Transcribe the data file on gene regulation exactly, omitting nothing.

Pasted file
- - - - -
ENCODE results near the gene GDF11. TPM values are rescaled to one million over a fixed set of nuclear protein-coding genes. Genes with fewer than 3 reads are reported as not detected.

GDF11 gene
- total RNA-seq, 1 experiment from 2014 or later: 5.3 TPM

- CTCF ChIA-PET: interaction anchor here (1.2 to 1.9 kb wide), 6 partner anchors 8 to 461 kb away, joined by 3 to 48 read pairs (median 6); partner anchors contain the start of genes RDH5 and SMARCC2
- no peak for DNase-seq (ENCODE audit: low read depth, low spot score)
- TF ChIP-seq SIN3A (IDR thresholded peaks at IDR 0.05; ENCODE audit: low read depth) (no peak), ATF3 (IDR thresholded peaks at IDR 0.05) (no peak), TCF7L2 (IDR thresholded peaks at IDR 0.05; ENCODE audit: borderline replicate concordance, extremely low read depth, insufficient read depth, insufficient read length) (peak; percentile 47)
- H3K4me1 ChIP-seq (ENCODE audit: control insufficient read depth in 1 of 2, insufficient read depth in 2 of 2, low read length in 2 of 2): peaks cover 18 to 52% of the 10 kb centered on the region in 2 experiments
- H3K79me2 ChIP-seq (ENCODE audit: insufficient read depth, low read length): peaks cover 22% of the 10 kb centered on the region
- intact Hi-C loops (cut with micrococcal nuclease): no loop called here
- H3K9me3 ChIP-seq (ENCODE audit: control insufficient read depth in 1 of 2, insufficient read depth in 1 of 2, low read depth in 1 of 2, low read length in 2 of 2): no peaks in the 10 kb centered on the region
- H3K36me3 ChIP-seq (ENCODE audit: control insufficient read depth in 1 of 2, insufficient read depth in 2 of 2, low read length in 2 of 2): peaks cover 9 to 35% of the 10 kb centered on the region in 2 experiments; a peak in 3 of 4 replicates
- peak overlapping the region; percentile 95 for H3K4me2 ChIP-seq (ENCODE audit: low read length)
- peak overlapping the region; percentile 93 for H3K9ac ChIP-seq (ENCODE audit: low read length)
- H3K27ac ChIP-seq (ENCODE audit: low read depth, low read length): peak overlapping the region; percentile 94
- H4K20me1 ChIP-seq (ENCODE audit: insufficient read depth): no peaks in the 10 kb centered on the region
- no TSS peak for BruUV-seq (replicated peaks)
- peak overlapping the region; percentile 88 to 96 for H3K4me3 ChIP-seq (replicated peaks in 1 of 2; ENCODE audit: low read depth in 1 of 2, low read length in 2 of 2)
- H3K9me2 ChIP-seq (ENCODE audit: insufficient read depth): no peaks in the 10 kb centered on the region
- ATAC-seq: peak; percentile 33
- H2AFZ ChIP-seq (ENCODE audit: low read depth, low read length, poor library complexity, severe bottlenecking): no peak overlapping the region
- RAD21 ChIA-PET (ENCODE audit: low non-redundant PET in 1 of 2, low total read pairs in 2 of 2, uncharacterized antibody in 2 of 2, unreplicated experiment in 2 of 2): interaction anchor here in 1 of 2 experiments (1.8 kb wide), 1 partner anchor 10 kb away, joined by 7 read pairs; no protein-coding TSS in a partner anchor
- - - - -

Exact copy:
ENCODE results near the gene GDF11. TPM values are rescaled to one million over a fixed set of nuclear protein-coding genes. Genes with fewer than 3 reads are reported as not detected.

GDF11 gene
- total RNA-seq, 1 experiment from 2014 or later: 5.3 TPM

- CTCF ChIA-PET: interaction anchor here (1.2 to 1.9 kb wide), 6 partner anchors 8 to 461 kb away, joined by 3 to 48 read pairs (median 6); partner anchors contain the start of genes RDH5 and SMARCC2
- no peak for DNase-seq (ENCODE audit: low read depth, low spot score)
- TF ChIP-seq SIN3A (IDR thresholded peaks at IDR 0.05; ENCODE audit: low read depth) (no peak), ATF3 (IDR thresholded peaks at IDR 0.05) (no peak), TCF7L2 (IDR thresholded peaks at IDR 0.05; ENCODE audit: borderline replicate concordance, extremely low read depth, insufficient read depth, insufficient read length) (peak; percentile 47)
- H3K4me1 ChIP-seq (ENCODE audit: control insufficient read depth in 1 of 2, insufficient read depth in 2 of 2, low read length in 2 of 2): peaks cover 18 to 52% of the 10 kb centered on the region in 2 experiments
- H3K79me2 ChIP-seq (ENCODE audit: insufficient read depth, low read length): peaks cover 22% of the 10 kb centered on the region
- intact Hi-C loops (cut with micrococcal nuclease): no loop called here
- H3K9me3 ChIP-seq (ENCODE audit: control insufficient read depth in 1 of 2, insufficient read depth in 1 of 2, low read depth in 1 of 2, low read length in 2 of 2): no peaks in the 10 kb centered on the region
- H3K36me3 ChIP-seq (ENCODE audit: control insufficient read depth in 1 of 2, insufficient read depth in 2 of 2, low read length in 2 of 2): peaks cover 9 to 35% of the 10 kb centered on the region in 2 experiments; a peak in 3 of 4 replicates
- peak overlapping the region; percentile 95 for H3K4me2 ChIP-seq (ENCODE audit: low read length)
- peak overlapping the region; percentile 93 for H3K9ac ChIP-seq (ENCODE audit: low read length)
- H3K27ac ChIP-seq (ENCODE audit: low read depth, low read length): peak overlapping the region; percentile 94
- H4K20me1 ChIP-seq (ENCODE audit: insufficient read depth): no peaks in the 10 kb centered on the region
- no TSS peak for BruUV-seq (replicated peaks)
- peak overlapping the region; percentile 88 to 96 for H3K4me3 ChIP-seq (replicated peaks in 1 of 2; ENCODE audit: low read depth in 1 of 2, low read length in 2 of 2)
- H3K9me2 ChIP-seq (ENCODE audit: insufficient read depth): no peaks in the 10 kb centered on the region
- ATAC-seq: peak; percentile 33
- H2AFZ ChIP-seq (ENCODE audit: low read depth, low read length, poor library complexity, severe bottlenecking): no peak overlapping the region
- RAD21 ChIA-PET (ENCODE audit: low non-redundant PET in 1 of 2, low total read pairs in 2 of 2, uncharacterized antibody in 2 of 2, unreplicated experiment in 2 of 2): interaction anchor here in 1 of 2 experiments (1.8 kb wide), 1 partner anchor 10 kb away, joined by 7 read pairs; no protein-coding TSS in a partner anchor